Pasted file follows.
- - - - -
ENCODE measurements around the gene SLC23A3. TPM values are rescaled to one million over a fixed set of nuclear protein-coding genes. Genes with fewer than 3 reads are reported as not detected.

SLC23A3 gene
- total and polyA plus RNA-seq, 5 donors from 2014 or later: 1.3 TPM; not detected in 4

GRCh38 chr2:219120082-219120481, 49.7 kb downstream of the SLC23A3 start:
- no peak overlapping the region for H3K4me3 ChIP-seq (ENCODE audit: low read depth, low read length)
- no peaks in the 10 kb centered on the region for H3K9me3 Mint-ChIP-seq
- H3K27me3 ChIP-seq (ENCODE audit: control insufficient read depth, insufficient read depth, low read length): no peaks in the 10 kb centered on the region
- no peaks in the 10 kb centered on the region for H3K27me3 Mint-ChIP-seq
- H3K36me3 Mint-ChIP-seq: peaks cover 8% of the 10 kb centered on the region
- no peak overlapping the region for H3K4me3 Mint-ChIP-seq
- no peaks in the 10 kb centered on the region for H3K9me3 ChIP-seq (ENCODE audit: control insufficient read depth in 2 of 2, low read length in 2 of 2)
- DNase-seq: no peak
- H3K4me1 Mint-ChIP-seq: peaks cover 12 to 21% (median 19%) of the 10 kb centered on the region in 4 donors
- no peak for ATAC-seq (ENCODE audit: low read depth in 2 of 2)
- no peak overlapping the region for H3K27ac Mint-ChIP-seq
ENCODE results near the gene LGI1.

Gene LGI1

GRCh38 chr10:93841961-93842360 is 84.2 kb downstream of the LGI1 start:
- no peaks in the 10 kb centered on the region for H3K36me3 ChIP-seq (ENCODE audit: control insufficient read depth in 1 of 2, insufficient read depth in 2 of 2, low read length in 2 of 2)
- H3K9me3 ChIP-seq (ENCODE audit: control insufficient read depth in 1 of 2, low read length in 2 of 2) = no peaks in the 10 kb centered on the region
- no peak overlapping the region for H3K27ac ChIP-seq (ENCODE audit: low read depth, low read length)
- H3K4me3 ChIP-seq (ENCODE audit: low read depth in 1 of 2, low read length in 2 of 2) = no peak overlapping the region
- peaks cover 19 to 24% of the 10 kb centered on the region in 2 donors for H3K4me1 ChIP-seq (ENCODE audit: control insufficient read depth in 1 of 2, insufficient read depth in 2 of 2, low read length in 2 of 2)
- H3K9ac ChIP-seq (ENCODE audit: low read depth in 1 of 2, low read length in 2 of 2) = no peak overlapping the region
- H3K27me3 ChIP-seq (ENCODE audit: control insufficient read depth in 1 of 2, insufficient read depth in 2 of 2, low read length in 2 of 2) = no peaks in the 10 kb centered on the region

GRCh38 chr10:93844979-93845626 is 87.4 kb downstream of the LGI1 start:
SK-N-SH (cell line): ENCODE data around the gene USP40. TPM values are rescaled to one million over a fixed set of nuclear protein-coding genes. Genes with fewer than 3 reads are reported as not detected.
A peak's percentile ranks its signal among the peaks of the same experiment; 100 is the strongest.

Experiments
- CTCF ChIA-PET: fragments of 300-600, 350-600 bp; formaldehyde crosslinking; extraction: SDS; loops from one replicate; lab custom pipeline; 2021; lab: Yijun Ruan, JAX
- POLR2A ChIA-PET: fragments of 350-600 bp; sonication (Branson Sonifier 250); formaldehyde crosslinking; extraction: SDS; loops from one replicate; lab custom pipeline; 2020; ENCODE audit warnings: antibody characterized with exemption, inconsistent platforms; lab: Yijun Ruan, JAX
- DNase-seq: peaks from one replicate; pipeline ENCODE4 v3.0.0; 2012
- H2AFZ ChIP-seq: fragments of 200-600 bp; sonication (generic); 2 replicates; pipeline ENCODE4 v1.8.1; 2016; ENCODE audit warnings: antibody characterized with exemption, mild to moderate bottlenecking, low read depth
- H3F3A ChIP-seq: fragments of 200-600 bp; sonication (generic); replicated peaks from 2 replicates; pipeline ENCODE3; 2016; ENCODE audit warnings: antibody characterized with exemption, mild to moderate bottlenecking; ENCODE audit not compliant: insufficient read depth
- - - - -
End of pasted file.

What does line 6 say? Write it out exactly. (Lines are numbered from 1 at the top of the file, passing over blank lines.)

- no peaks in the 10 kb centered on the region for H3K9me3 Mint-ChIP-seq